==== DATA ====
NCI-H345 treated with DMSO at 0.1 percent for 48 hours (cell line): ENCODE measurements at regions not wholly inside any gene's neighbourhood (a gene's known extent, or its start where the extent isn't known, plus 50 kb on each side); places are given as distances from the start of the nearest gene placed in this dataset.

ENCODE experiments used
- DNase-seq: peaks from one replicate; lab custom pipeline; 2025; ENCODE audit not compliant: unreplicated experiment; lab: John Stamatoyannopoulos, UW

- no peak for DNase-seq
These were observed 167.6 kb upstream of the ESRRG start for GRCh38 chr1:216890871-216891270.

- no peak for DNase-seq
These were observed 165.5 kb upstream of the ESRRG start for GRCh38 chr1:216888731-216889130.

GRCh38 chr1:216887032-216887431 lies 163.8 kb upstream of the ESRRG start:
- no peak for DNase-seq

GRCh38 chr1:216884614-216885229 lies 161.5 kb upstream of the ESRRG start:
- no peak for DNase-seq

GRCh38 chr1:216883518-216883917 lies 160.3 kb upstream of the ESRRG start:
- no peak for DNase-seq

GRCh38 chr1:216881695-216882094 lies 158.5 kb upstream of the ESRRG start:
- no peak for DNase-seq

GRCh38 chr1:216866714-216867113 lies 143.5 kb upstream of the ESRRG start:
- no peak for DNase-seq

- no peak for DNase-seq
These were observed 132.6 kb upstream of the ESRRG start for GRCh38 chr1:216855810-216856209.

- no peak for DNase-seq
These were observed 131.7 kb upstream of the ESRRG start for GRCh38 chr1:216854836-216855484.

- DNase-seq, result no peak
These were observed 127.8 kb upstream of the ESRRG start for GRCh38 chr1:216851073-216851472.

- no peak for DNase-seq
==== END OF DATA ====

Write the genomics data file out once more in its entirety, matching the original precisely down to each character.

NCI-H345 treated with DMSO at 0.1 percent for 48 hours (cell line): ENCODE measurements at regions not wholly inside any gene's neighbourhood (a gene's known extent, or its start where the extent isn't known, plus 50 kb on each side); places are given as distances from the start of the nearest gene placed in this dataset.

ENCODE experiments used
- DNase-seq: peaks from one replicate; lab custom pipeline; 2025; ENCODE audit not compliant: unreplicated experiment; lab: John Stamatoyannopoulos, UW

- no peak for DNase-seq
These were observed 167.6 kb upstream of the ESRRG start for GRCh38 chr1:216890871-216891270.

- no peak for DNase-seq
These were observed 165.5 kb upstream of the ESRRG start for GRCh38 chr1:216888731-216889130.

GRCh38 chr1:216887032-216887431 lies 163.8 kb upstream of the ESRRG start:
- no peak for DNase-seq

GRCh38 chr1:216884614-216885229 lies 161.5 kb upstream of the ESRRG start:
- no peak for DNase-seq

GRCh38 chr1:216883518-216883917 lies 160.3 kb upstream of the ESRRG start:
- no peak for DNase-seq

GRCh38 chr1:216881695-216882094 lies 158.5 kb upstream of the ESRRG start:
- no peak for DNase-seq

GRCh38 chr1:216866714-216867113 lies 143.5 kb upstream of the ESRRG start:
- no peak for DNase-seq

- no peak for DNase-seq
These were observed 132.6 kb upstream of the ESRRG start for GRCh38 chr1:216855810-216856209.

- no peak for DNase-seq
These were observed 131.7 kb upstream of the ESRRG start for GRCh38 chr1:216854836-216855484.

- DNase-seq, result no peak
These were observed 127.8 kb upstream of the ESRRG start for GRCh38 chr1:216851073-216851472.

- no peak for DNase-seq